Why Do Cats Eat Grass?

And is it good or bad for your kitty?

Beautiful,fluffy cat eating green grass.Horizontal .kidsnord/Shutterstock

Why do cats eat grass?

Turns out, there isn’t a lot of research on why cats eat grass, says Dr. Pete Lands, DVM, director of emergency and critical care at St. Francis Veterinary Center in New Jersey. But there could be a few different reasons to answer the question “Why do cats eat grass?”

Cats commonly have a number of underlying gastrointestinal diseases, such as irritable bowel syndrome. So eating grass may be a way for them to calm down their GI tract either to help move things along a little bit faster or help them vomit up hairballs, Lands says. Curious about other cat behaviors? Find out why cats purr.

Grass has plenty of fiber, which can help with constipation. “Cats are notoriously poor water drinkers, and sometimes adding fiber to the diet just helps them poop a little bit easier,” says Dr. Angie Krause, DVM, CVA, CCRT, a holistic veterinarian based in Boulder, Colorado.

And some cats may eat grass to make up for nutritional deficiencies in their diet, such as folic acid, which helps form hemoglobin. “If the diet they have at home is devoid of certain vitamins, minerals, or nutrients, they may be trying to find those elsewhere,” Lands says. “So one place they may be able to find folic acid would be by eating grass if that was something that their diet might be missing.” You’ll also want to be sure not to make these dangerous mistakes as a cat owner.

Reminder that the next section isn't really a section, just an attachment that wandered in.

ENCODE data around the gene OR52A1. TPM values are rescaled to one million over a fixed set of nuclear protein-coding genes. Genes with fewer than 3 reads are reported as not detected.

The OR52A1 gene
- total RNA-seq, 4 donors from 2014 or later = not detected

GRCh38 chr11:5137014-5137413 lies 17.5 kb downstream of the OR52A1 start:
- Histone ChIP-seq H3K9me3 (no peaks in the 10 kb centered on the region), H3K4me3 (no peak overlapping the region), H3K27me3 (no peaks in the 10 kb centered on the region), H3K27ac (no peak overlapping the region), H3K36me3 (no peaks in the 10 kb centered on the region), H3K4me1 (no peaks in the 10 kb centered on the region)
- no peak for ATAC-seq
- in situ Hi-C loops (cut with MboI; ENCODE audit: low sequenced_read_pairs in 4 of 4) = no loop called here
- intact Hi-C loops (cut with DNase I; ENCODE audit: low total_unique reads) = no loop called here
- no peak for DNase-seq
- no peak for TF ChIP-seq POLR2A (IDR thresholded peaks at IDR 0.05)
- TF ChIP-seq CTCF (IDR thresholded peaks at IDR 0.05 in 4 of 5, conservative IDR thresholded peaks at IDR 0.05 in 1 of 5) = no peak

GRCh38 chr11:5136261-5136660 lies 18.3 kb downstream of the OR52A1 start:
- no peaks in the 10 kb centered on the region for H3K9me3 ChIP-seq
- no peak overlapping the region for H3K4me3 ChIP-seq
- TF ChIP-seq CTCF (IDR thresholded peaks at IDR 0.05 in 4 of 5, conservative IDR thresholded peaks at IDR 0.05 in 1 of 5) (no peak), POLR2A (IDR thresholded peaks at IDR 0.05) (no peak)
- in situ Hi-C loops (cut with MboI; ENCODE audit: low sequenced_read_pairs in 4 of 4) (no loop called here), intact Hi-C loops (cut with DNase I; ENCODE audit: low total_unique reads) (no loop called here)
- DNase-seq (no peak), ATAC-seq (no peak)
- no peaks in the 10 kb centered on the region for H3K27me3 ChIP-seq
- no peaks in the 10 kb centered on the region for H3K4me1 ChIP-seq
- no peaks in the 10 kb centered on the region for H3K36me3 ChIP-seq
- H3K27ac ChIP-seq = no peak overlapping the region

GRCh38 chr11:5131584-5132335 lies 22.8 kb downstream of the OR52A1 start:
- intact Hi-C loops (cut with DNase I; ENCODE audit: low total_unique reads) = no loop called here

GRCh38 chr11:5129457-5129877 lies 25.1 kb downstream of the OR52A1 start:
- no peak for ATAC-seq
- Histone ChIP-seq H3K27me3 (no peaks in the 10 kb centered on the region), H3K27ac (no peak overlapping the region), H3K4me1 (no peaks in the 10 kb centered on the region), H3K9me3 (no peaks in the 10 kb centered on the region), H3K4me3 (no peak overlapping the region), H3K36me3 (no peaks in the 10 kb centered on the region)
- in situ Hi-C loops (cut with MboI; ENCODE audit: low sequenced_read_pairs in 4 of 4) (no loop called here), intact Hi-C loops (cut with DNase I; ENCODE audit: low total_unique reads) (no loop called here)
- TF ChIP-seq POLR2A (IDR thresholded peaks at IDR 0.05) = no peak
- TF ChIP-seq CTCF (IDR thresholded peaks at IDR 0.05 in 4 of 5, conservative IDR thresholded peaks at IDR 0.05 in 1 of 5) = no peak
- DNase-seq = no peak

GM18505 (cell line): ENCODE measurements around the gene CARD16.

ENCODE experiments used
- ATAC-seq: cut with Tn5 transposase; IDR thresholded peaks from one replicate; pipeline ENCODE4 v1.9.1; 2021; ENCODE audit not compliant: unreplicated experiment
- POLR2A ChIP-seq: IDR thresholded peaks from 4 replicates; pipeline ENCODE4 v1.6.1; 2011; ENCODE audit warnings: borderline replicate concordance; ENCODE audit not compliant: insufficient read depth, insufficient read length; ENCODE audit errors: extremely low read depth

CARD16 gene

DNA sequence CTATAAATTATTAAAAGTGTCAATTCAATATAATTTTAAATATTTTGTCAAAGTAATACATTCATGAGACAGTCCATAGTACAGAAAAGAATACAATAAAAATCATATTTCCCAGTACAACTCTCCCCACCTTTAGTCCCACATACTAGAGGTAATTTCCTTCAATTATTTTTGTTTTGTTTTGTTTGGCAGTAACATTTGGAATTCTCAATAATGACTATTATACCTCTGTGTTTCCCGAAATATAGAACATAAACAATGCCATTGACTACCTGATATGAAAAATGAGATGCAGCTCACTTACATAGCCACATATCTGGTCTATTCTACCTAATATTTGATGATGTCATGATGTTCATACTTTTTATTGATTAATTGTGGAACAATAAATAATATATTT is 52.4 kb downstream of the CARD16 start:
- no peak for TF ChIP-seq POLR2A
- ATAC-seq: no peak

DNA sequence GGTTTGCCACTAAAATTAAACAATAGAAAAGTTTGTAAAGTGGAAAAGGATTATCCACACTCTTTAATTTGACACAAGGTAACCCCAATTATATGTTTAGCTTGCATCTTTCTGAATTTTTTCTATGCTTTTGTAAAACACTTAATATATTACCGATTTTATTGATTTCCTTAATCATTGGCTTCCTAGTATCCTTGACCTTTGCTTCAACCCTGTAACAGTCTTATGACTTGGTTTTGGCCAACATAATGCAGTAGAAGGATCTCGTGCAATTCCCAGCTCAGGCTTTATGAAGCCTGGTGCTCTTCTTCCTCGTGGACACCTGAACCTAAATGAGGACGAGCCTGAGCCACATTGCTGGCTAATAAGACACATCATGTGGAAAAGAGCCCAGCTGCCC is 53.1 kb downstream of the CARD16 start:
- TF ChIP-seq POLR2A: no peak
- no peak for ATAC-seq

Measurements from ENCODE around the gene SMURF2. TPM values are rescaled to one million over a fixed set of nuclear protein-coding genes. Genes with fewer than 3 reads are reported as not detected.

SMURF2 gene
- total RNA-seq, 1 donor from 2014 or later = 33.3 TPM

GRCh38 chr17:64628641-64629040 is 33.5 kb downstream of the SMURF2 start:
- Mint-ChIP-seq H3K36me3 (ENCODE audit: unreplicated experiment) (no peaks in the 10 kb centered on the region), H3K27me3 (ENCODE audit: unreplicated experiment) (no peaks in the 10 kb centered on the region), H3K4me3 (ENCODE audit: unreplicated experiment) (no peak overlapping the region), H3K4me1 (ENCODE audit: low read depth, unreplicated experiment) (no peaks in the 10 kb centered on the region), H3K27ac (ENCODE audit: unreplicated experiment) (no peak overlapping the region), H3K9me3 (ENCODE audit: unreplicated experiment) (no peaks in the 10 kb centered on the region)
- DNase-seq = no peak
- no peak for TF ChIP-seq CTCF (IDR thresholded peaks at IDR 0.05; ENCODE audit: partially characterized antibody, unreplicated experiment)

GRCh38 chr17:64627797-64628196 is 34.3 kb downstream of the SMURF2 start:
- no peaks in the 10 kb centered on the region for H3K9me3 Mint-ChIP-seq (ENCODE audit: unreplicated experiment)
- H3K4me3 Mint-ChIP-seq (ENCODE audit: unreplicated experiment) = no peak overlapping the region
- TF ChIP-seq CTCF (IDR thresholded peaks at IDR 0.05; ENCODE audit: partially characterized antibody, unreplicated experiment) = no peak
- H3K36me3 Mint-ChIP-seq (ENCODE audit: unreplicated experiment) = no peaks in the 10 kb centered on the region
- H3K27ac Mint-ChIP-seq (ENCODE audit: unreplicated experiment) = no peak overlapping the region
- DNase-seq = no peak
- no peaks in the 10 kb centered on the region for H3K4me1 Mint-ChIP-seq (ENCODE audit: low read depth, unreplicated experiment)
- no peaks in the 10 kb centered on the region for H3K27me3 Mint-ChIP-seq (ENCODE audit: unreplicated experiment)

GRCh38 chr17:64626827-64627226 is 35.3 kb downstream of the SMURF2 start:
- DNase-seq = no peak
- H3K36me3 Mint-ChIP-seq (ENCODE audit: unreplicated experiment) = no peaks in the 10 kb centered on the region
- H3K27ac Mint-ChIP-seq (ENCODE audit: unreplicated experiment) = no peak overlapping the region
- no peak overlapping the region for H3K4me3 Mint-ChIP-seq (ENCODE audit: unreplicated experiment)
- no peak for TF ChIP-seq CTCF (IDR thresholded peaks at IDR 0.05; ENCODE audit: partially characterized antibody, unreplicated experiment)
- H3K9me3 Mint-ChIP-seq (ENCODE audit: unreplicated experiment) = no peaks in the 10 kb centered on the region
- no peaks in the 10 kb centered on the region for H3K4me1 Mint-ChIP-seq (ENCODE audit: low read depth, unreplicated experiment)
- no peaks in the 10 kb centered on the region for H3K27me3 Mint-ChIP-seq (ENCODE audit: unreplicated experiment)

Next, learn how to keep your cat off the counter here.

Is eating grass related to stress?

That said, eating grass may also be a sign that your kitty is stressed out.

“Some people say if a cat is in a stressful environment, they may stress eat, similar to the way humans stress or emotionally eat to kind of help relax them or calm them down,” Lands says. That may be the case with feral cats.

Is it good for cats to eat grass?

Eating some grass may help your cat’s digestion. But too much could result in medical complications. “In America, most of our cats are indoors all year, so if they’re going outside and eating grass, you should probably get on the phone and talk to your vet,” Lands says. In some cases, if a cat eats too much grass, it can get stuck in the stomach and require surgery to remove. A visit to the vet will help identify any underlying conditions that could be causing your cat to eat grass.

But some cats just like the taste of grass, and in small amounts, it can provide valuable fiber. Krause has a cat with GI issues, and she grows cat grass for her cat to eat. “He’s the one who will eat grass until he vomits, no matter what kind of grass,” Krause says. “And so with him, when I grow grass for him, I watch how much is available to him, because he’ll just mow [it] down if I grow a ton.”

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